Sample-Based Variant of Expected Utility Explains Effects of Time Pressure and Individual Differences in Processing Speed on Risk Preferences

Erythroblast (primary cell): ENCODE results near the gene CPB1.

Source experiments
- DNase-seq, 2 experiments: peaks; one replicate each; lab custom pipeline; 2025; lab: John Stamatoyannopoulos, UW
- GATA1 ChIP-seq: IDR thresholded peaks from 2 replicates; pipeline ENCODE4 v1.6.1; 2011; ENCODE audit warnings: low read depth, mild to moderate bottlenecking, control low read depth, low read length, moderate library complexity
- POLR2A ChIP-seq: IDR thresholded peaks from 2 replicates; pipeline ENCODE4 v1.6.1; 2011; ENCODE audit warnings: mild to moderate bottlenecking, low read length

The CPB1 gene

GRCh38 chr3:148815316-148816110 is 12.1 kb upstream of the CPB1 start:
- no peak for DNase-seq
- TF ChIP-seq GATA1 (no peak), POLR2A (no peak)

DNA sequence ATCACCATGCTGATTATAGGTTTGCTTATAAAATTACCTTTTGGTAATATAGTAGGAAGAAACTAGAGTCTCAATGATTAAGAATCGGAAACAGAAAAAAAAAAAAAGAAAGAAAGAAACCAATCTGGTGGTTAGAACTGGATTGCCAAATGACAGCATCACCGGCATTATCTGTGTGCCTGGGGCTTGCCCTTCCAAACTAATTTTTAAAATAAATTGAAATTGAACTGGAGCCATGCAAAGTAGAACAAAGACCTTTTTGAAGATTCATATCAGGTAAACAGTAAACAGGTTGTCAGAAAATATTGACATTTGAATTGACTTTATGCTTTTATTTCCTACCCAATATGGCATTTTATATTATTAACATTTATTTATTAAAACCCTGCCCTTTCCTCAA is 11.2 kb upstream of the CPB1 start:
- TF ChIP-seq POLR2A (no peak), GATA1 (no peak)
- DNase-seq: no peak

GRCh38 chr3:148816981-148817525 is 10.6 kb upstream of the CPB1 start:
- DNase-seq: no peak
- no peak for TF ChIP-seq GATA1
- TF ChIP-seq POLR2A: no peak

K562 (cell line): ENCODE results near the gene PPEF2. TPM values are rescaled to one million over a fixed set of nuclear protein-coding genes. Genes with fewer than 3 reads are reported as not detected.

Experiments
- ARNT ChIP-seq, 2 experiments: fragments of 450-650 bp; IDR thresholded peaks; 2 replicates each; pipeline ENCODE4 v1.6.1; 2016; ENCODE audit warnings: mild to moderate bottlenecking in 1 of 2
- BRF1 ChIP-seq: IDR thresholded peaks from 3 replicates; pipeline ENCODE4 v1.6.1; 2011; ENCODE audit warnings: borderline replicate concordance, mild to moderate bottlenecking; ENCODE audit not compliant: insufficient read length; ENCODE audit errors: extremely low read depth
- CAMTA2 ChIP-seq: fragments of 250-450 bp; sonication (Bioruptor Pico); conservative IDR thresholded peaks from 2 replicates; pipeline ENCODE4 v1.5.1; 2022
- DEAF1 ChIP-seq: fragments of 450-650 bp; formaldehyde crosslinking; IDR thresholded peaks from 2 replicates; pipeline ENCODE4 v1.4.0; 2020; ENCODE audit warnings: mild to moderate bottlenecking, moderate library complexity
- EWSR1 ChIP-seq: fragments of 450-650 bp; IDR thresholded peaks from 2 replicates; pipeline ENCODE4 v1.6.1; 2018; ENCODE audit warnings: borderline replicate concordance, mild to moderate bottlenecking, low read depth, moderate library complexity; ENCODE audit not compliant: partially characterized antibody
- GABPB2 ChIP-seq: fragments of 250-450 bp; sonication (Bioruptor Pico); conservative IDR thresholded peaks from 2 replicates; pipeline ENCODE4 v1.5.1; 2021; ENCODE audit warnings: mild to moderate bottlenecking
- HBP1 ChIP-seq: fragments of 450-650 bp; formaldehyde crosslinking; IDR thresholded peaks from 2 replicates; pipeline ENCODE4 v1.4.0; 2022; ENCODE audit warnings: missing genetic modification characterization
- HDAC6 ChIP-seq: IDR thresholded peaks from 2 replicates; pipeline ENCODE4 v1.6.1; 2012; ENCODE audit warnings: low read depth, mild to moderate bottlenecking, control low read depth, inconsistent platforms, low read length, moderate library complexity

AbstractWhile previous models of economic decision-making offer descriptive accounts of behavior, they often overlook the computational complexity of estimating expected utility. Here, we seek to understand how both environmental and individual constraints on cognition shape our daily decision. Inspired by the predictions of a Sample-Based Expected Utility model developed previously, we reveal that both time pressure and individual differences in processing speed have a convergent effect on risk preferences during a risky decision-making task. Under severe time constraints, participants’ risk preferences manifested a strong framing effect compared to little time pressure in which choice adhered to the classic “fourfold pattern” of risk preference. Similarly, individual differences in processing speed, measured using an established task, predicted similar effects upon risk attitudes as extrinsic time pressure. These results suggest a converging contributions of environmental and individual limitations on risky decision-making, and provide a single process account for two well-established biases in behavioral economics.

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